Berlin might be Germany’s capital, but in the case of the Stuttgart TV Tower this city reigns supreme. This 216 meter high tower is not only the city’s most famous landmark (go figure), but also the inspiration for the Berlin TV tower, the Space Needle in Seattle, USA and for one television tower in Johannesburg, South Africa.
Stuttgart, you’ve got admirers. ;-)
The Stuttgart TV Tower is the world’s first television tower (which is a misnomer because it only broadcast radio until 2006) built in concrete. Some radio stations you’ll hear from the Stuttgart television tower are the BBC, Klassik Radio, and DeutschlandFunk.
Come to think of it, they’re also the same ones transmitting from Berlin’s TV Tower.
Construction was commissioned by the South German Radio Stuttgart; and started (technically) in 1949, but is said to have “officially” started six years later on June 10, 1954, ending on August 17, 1955. It didn’t have an official “opening” for another year, however.
The Stuttgart TV Tower weighs a massive 3000 tons total, half of which comes from the foundation alone; which just so happens to be almost three times as wide (27 meters in diameter, sitting a mere eight feet underground) as its narrower shaft (at its widest point it is 15 meters in diameter), all designed by architect Erwin Heinle and engineer Fritz Leonhard.
Stuttgart’s TV tower (radio tower, whatever) has two observation decks (one at 150 meters, the other at 152 meters) above Baden-Württemberg’s capital. Look down and you’ll see a much smaller radio tower that’s also being used.
I like how you can see both the Schwarzwald (hey, put that piece of Black Forest cake down, it’s mine) and the Swabian Alb from the top. I think I see vineyards, too. Oh yeah, I do.
Great, now I want a glass of German wine. Good thing there’s a restaurant at the top (at the 147 meter mark) to get one.
It won’t even take long for you to see the view (or have that wine), just 36 seconds once you’re on one of its two elevators (traveling at around 5 meters per second, WOW).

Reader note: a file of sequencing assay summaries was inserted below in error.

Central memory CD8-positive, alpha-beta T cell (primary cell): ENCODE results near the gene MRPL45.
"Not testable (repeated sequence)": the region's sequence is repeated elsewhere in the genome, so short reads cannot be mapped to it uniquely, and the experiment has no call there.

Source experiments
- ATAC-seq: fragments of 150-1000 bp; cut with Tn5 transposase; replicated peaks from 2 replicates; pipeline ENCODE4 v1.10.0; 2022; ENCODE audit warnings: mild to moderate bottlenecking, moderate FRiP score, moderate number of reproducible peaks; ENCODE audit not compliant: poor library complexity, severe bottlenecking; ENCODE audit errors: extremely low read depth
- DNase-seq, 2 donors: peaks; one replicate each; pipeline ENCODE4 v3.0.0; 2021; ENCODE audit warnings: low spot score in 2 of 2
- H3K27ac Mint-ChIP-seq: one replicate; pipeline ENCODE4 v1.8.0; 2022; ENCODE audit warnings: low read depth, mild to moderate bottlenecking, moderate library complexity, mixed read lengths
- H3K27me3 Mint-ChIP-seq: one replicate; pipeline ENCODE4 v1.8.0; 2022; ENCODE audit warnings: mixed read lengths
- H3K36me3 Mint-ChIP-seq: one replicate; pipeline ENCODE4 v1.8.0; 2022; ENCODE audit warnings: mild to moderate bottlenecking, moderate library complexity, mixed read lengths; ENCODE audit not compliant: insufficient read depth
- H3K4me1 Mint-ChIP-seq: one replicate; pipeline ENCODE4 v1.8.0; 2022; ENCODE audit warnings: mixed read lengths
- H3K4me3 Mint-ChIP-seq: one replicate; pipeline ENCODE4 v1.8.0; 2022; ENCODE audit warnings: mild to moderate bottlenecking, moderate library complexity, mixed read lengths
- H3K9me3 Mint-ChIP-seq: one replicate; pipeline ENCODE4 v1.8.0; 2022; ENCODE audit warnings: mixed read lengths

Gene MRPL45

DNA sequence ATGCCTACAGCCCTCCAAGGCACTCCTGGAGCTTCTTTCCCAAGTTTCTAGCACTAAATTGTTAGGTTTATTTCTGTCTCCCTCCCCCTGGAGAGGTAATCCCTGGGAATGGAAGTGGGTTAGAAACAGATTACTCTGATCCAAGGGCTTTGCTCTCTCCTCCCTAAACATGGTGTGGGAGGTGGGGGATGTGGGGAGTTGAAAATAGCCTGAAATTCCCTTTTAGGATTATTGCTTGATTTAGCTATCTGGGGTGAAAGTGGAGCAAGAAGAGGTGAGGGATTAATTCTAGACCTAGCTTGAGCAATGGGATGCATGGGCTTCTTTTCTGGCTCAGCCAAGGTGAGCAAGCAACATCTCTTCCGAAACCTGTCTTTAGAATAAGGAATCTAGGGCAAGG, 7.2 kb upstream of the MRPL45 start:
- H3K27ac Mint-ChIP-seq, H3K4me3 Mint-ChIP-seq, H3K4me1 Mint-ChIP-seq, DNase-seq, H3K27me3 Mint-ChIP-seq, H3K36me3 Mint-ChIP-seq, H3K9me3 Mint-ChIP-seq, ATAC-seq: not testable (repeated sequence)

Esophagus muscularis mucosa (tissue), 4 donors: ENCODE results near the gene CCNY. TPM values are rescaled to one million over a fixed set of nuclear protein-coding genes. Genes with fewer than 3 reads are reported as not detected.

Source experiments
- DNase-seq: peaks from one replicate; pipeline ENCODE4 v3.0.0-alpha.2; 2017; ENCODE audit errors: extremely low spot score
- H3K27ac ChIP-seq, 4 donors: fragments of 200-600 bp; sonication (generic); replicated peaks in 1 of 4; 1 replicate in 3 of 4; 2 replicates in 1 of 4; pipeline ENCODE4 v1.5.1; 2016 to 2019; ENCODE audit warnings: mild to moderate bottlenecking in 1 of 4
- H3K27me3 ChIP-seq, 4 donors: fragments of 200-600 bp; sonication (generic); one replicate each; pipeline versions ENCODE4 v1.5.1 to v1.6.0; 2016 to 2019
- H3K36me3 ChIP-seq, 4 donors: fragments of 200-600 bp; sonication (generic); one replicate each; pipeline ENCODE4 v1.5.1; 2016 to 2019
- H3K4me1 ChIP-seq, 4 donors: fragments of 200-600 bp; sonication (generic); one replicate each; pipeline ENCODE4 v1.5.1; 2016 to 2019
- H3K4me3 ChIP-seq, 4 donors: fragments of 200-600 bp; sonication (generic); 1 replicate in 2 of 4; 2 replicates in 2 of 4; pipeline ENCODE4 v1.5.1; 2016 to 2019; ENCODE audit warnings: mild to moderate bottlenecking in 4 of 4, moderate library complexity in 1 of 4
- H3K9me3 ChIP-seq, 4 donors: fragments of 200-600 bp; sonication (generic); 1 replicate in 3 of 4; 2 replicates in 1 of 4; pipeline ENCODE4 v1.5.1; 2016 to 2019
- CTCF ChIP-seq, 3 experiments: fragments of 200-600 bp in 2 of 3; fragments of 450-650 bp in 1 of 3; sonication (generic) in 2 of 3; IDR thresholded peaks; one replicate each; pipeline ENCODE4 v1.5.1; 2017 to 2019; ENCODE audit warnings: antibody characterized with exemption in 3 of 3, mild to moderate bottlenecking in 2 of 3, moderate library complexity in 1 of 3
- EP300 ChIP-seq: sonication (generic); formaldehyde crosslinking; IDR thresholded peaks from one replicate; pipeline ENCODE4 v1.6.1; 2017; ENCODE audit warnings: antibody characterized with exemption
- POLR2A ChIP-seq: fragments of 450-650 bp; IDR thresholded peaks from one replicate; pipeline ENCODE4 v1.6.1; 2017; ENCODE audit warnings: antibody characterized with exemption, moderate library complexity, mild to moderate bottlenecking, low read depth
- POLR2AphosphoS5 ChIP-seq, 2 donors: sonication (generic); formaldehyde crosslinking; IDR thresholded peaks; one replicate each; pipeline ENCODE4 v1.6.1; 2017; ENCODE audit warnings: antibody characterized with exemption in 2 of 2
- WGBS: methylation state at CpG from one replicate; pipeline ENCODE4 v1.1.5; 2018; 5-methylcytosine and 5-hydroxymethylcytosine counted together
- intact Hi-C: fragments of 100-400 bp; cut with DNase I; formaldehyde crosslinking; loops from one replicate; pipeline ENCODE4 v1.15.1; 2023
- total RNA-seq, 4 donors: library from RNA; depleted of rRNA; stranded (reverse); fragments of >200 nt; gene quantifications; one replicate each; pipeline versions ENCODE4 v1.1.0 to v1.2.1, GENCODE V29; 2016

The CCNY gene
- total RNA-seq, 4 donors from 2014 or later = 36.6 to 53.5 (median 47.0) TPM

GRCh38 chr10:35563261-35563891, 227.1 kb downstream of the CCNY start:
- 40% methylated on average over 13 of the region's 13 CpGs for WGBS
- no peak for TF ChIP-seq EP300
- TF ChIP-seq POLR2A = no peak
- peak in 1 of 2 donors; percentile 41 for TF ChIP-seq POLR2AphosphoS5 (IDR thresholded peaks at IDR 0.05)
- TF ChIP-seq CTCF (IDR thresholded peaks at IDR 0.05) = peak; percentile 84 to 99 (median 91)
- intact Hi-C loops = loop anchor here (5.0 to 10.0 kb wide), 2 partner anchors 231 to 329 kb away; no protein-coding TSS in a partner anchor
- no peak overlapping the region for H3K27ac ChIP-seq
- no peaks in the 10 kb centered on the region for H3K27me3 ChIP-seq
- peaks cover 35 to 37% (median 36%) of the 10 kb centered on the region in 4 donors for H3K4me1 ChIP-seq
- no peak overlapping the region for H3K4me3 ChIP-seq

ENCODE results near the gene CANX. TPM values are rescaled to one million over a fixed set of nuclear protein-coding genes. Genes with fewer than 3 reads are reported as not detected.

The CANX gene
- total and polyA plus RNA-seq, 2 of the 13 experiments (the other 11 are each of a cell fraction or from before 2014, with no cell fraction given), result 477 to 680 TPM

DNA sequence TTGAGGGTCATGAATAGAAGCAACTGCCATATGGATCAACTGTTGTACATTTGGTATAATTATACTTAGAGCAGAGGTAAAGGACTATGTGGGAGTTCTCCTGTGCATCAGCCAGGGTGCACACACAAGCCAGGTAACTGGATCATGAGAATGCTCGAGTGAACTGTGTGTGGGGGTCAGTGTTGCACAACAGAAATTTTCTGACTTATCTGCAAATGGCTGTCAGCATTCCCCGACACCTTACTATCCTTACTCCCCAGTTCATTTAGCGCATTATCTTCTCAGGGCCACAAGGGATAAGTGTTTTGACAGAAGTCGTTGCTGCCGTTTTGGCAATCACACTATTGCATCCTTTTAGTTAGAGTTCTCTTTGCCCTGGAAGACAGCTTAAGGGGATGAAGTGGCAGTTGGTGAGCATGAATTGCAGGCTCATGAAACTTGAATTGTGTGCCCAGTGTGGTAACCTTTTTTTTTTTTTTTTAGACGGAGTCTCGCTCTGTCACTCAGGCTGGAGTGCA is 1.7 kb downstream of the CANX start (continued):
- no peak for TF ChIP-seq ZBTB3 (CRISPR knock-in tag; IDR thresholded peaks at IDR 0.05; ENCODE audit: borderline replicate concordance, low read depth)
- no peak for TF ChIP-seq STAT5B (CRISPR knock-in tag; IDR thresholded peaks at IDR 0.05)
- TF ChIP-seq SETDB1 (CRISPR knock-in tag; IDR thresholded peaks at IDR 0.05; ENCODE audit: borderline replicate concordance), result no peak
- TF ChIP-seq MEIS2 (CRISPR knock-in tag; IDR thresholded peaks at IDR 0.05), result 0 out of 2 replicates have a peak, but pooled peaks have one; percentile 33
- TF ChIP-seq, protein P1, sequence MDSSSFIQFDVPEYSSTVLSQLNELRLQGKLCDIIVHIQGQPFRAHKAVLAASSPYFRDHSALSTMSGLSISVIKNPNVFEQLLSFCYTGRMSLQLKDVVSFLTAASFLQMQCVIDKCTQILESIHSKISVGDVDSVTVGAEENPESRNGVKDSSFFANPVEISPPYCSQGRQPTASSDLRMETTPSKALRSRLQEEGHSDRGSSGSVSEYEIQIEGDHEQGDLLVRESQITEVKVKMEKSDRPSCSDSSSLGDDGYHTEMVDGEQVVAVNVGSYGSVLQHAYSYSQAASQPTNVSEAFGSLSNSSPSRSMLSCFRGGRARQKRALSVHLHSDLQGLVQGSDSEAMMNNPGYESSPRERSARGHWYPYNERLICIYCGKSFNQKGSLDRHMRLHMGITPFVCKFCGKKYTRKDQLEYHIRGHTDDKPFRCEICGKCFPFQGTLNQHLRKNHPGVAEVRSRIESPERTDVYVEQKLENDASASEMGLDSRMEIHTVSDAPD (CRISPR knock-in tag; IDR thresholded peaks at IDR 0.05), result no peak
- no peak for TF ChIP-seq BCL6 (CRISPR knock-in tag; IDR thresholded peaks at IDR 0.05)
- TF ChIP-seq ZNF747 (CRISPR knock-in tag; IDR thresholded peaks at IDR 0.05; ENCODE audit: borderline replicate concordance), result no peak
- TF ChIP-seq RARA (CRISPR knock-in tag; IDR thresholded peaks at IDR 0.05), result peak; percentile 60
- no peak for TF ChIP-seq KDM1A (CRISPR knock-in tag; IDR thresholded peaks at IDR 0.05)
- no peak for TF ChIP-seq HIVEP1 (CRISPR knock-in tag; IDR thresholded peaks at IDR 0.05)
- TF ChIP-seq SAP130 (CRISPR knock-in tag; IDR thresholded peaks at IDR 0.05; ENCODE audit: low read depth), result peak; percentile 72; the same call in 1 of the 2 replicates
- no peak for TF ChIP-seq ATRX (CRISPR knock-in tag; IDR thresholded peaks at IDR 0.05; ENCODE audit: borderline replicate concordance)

It holds a “historic landmark of German engineering” title, which it earned in 2009. Yeah, I’d say it deserves it.
Unlike the Berlin TV Tower (which sits in the city center), Stuttgart’s television tower is a bit more out of the way. It is accessible via train, and even has its own train station.
Stuttgart’s television tower, which broadcasts as far as Pforzheim, Heidelberg, and even Freiburg im Breisgau, was an expensive venture. Today it would cost over nine million Euro to build, but the funds used back in the 1950’s were made up within five years of it opening to the public.
It did have the observation towers and a restaurant back then, but today (since 2006) it added an exhibit highlighting the history and construction of the tower, as well as theater playhouse (appropriately named Theater in the Clouds).
At the base you’ll find a circle of flags and at the top there are ultra bright Xenon lamps that act as a “lighthouse” of sorts and red airplane lights. At Christmas, the Stuttgart TV Tower gets in the holiday spirit, when it’s even more lit up. All the better to see you from a distance, my pretty. ;-)
I know Stuttgart is an awesome metropolitan city with museums and all other sorts of cultural activities, but its television tower deserves a bit of respect. After all, it was the model for future television towers around the world.
Stuttgart TV Tower Location
You’ll find the Stuttgart TV Tower south of the city center at the following address: